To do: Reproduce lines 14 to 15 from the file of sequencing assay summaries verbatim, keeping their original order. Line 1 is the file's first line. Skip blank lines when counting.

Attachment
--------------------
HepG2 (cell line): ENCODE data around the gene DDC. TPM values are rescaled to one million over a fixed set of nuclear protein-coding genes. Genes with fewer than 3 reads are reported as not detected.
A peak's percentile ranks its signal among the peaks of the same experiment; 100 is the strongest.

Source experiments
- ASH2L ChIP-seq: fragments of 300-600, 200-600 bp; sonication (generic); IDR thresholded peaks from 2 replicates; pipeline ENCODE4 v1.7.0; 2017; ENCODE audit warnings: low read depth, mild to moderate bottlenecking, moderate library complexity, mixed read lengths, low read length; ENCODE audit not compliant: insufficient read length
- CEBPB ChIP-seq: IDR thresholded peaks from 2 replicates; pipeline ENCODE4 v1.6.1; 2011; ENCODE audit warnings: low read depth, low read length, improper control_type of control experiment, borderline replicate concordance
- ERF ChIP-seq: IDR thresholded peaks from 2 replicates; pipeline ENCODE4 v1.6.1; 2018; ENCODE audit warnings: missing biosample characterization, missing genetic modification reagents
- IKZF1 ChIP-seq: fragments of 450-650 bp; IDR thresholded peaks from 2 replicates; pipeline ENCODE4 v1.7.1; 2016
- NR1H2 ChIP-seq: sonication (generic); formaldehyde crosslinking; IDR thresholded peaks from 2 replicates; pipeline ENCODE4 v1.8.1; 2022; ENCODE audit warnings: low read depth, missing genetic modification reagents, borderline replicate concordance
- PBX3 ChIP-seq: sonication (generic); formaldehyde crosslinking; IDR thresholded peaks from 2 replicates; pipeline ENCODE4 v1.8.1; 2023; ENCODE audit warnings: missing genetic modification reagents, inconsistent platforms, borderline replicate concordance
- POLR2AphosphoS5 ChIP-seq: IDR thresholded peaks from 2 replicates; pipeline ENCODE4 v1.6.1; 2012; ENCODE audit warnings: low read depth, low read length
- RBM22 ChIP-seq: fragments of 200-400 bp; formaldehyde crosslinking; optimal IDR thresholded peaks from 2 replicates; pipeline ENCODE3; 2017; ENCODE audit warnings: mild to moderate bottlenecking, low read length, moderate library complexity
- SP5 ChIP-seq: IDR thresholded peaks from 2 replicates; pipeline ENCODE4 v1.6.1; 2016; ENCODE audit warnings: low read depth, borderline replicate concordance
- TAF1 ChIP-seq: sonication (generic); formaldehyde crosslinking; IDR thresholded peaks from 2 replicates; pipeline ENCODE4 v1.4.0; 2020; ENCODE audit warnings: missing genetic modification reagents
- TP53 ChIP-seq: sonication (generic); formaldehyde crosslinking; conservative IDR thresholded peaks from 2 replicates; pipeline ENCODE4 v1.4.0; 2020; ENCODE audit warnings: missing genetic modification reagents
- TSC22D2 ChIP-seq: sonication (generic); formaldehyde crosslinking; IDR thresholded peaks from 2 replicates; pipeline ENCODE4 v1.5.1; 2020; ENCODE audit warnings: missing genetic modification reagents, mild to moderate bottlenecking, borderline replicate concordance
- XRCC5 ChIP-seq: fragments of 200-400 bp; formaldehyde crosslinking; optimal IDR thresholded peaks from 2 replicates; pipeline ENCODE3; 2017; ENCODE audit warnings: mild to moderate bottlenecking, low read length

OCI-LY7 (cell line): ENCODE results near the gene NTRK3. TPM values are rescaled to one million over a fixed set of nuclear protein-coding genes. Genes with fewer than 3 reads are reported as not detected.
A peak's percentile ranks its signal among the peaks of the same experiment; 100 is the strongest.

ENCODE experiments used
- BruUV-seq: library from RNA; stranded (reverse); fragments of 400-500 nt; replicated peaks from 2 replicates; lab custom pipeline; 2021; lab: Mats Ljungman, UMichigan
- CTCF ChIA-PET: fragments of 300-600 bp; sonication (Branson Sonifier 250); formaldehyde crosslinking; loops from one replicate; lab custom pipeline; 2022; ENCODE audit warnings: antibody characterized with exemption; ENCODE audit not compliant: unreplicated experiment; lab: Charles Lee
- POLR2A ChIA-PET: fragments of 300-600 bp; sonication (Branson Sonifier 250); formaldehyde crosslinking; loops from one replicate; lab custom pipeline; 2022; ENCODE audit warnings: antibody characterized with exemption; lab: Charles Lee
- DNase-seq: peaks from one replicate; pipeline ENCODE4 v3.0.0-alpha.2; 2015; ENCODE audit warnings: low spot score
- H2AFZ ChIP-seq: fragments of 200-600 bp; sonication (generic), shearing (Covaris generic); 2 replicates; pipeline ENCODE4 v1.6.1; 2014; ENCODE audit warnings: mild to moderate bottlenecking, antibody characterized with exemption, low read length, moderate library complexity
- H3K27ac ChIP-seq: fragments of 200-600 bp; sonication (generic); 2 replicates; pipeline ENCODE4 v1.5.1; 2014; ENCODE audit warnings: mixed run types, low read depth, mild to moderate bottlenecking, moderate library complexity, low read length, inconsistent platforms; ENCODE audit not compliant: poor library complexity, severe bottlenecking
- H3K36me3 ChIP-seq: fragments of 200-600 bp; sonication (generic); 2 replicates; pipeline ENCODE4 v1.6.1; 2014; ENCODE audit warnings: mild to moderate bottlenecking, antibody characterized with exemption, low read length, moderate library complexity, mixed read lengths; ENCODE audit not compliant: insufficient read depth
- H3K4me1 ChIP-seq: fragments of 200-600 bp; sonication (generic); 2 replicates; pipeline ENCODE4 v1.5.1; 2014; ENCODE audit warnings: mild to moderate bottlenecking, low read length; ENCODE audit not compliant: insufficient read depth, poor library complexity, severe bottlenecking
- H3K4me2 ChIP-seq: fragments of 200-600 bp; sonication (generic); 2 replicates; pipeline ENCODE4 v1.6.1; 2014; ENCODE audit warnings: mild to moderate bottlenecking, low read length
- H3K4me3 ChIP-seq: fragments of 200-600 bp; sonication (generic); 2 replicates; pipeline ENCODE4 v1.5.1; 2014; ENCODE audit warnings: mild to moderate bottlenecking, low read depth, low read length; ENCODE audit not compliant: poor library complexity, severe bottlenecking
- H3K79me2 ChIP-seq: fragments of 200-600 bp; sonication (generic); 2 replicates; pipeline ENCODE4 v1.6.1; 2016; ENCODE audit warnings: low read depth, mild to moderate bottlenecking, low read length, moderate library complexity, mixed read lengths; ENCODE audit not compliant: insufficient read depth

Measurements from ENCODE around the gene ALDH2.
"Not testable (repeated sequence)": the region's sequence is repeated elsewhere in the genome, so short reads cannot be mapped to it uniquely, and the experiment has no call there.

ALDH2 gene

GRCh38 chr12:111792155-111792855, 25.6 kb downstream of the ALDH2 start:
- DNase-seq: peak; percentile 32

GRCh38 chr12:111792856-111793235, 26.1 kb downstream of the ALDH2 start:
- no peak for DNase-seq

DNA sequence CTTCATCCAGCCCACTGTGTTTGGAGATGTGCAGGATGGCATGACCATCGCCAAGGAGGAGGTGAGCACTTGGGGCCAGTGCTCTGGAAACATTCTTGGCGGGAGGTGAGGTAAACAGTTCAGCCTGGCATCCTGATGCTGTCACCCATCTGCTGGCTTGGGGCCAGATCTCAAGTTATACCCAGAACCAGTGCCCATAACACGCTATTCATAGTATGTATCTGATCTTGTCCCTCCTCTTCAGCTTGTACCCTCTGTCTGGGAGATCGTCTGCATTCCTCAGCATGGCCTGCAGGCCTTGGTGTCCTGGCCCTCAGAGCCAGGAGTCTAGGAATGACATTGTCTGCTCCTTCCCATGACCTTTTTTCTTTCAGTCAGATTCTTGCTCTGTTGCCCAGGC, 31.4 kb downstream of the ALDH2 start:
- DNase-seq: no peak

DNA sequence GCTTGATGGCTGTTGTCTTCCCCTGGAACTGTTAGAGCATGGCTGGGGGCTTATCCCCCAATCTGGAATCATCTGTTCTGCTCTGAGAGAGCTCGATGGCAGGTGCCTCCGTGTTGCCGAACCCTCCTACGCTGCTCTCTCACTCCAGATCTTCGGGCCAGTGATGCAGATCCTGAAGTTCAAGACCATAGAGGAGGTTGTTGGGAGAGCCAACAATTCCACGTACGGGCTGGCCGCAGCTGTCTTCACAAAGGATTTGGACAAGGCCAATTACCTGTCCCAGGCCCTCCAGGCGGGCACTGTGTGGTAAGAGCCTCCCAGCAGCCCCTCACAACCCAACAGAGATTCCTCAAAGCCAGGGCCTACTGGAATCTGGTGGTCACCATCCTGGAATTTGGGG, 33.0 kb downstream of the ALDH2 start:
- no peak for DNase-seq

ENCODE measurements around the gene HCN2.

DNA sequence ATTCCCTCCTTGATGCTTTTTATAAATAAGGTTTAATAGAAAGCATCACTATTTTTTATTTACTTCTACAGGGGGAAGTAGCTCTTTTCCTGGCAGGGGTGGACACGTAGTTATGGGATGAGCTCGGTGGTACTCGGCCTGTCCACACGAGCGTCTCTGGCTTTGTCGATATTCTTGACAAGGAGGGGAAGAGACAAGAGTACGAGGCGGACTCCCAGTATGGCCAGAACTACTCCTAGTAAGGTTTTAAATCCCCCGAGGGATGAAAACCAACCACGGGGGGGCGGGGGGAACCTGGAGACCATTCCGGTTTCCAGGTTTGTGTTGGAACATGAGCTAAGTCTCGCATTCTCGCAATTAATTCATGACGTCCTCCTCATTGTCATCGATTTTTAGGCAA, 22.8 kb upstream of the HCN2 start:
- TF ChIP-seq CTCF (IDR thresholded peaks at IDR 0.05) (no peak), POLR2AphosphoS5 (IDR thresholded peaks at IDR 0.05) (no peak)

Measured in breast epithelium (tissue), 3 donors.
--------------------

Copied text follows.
- TP53 ChIP-seq: sonication (generic); formaldehyde crosslinking; conservative IDR thresholded peaks from 2 replicates; pipeline ENCODE4 v1.4.0; 2020; ENCODE audit warnings: missing genetic modification reagents
- TSC22D2 ChIP-seq: sonication (generic); formaldehyde crosslinking; IDR thresholded peaks from 2 replicates; pipeline ENCODE4 v1.5.1; 2020; ENCODE audit warnings: missing genetic modification reagents, mild to moderate bottlenecking, borderline replicate concordance